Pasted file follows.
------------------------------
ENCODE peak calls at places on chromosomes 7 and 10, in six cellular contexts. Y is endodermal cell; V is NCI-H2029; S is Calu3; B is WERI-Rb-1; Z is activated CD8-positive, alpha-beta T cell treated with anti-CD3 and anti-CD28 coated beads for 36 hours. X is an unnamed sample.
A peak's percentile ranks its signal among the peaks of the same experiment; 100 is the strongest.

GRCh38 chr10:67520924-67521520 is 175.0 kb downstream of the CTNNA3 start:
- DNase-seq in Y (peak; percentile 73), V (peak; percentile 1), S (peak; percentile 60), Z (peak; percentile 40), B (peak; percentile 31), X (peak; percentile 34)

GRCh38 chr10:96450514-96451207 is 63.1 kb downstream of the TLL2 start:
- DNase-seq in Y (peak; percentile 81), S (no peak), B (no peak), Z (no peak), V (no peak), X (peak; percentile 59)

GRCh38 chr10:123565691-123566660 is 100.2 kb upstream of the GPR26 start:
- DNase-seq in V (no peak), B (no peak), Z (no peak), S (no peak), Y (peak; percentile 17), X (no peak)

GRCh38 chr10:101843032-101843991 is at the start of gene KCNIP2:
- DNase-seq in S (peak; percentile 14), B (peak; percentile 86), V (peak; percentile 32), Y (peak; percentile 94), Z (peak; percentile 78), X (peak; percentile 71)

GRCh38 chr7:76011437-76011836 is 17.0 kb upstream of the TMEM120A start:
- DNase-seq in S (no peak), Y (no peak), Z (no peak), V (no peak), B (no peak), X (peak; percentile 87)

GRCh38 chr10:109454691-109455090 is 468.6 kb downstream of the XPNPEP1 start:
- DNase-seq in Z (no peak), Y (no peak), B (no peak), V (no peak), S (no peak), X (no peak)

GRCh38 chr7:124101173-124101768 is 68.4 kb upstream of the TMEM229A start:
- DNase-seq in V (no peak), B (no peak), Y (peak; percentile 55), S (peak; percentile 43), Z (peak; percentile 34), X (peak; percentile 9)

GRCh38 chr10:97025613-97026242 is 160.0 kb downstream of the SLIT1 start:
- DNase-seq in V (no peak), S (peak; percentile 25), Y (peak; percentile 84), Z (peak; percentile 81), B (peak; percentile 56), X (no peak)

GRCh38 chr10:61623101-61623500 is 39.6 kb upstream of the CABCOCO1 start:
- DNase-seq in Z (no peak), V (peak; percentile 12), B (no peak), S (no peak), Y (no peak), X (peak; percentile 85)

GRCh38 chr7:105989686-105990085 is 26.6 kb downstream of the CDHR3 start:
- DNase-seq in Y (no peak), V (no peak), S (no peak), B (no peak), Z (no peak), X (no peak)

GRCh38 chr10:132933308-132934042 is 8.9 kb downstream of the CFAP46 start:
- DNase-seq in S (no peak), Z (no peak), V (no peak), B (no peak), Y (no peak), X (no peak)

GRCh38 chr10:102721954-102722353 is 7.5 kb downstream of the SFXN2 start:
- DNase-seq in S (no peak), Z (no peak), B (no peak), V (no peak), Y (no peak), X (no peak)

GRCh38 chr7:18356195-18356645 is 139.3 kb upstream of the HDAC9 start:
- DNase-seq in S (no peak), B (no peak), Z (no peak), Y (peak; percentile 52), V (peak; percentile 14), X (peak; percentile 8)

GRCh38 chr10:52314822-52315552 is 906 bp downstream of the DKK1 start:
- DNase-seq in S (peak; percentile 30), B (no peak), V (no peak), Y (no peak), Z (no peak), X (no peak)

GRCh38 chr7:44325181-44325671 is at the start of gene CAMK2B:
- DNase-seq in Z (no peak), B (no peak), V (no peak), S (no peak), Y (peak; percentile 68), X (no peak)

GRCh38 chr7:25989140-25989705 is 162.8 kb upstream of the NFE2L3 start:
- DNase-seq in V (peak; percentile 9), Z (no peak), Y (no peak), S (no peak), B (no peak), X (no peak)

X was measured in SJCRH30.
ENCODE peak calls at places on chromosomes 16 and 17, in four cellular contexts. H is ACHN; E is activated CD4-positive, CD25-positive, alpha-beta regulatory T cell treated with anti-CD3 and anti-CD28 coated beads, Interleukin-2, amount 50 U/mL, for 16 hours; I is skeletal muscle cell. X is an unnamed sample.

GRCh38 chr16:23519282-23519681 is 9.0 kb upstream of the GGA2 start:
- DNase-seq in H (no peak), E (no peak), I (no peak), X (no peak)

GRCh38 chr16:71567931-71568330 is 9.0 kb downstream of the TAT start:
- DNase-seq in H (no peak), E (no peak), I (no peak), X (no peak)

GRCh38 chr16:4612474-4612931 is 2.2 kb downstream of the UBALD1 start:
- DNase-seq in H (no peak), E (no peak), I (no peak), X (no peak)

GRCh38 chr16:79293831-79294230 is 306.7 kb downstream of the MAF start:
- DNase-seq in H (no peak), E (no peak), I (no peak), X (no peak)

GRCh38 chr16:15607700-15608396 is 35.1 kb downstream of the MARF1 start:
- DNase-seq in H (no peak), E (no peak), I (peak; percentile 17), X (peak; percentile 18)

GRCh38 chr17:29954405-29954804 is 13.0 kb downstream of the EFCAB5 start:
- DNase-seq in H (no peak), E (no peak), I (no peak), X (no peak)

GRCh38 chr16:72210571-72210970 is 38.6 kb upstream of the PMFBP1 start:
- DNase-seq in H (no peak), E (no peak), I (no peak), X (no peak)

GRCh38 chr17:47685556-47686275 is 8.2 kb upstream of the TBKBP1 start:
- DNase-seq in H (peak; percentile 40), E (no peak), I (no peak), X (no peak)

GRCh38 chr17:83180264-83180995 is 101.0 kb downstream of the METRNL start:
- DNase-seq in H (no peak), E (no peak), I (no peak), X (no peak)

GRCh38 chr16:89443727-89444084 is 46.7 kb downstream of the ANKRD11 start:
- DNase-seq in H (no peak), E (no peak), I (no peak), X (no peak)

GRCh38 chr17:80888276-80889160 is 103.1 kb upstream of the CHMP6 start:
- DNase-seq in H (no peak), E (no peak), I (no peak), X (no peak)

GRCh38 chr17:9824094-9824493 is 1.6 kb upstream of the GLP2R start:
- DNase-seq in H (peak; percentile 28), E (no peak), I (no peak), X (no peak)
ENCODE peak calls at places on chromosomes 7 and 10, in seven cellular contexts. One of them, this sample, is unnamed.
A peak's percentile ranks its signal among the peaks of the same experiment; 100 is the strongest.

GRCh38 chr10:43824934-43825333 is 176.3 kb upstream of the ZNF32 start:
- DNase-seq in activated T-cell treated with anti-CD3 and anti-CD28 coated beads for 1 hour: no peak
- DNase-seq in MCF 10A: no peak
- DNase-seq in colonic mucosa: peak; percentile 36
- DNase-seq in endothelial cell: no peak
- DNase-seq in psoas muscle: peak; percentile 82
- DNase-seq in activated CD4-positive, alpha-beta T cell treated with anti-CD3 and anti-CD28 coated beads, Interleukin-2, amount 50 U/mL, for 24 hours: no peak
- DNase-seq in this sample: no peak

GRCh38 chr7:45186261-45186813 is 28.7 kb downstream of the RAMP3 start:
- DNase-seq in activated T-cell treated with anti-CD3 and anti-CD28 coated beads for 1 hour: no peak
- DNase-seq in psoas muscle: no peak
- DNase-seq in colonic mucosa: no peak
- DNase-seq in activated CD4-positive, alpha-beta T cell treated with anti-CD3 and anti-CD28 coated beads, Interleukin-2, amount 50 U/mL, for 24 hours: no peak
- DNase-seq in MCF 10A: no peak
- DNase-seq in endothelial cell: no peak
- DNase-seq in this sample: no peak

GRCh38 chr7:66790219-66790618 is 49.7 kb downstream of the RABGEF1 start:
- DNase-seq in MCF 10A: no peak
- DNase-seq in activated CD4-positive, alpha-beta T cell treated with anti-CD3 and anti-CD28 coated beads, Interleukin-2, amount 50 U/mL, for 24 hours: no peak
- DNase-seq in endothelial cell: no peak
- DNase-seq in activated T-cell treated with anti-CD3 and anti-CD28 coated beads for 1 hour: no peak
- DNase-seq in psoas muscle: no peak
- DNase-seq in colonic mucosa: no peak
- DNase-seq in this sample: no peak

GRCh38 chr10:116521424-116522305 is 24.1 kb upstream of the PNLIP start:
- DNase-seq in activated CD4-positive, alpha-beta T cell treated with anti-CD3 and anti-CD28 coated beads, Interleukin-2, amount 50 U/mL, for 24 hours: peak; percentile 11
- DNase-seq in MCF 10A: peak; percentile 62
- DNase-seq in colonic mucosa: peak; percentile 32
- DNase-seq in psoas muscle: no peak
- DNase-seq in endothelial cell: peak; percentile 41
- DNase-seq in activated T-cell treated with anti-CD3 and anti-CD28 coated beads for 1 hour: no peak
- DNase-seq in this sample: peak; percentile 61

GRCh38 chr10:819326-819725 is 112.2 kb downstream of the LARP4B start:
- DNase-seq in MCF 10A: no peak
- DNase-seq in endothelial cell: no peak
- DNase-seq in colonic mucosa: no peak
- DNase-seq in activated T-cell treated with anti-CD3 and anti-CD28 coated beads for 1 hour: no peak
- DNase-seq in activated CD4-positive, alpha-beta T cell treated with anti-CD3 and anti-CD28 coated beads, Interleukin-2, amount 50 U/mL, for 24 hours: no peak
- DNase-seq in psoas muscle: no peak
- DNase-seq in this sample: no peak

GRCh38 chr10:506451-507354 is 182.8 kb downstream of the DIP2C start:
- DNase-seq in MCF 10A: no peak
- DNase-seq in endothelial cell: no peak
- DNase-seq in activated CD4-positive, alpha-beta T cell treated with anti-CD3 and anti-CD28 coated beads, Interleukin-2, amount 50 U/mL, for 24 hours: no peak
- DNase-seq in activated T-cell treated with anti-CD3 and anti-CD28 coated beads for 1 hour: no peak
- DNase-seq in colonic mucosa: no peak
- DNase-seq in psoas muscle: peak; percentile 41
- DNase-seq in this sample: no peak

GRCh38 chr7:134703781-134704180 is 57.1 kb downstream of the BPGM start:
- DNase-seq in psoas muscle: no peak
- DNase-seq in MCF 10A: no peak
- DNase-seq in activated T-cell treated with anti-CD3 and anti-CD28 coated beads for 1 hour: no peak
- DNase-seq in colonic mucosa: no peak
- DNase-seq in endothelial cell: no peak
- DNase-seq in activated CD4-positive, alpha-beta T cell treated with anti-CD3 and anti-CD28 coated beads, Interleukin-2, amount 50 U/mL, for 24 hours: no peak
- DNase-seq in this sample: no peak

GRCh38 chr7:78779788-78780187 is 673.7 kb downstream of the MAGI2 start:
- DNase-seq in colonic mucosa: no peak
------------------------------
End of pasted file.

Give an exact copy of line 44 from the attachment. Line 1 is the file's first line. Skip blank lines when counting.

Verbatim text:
- DNase-seq in H (no peak), E (no peak), I (no peak), X (no peak)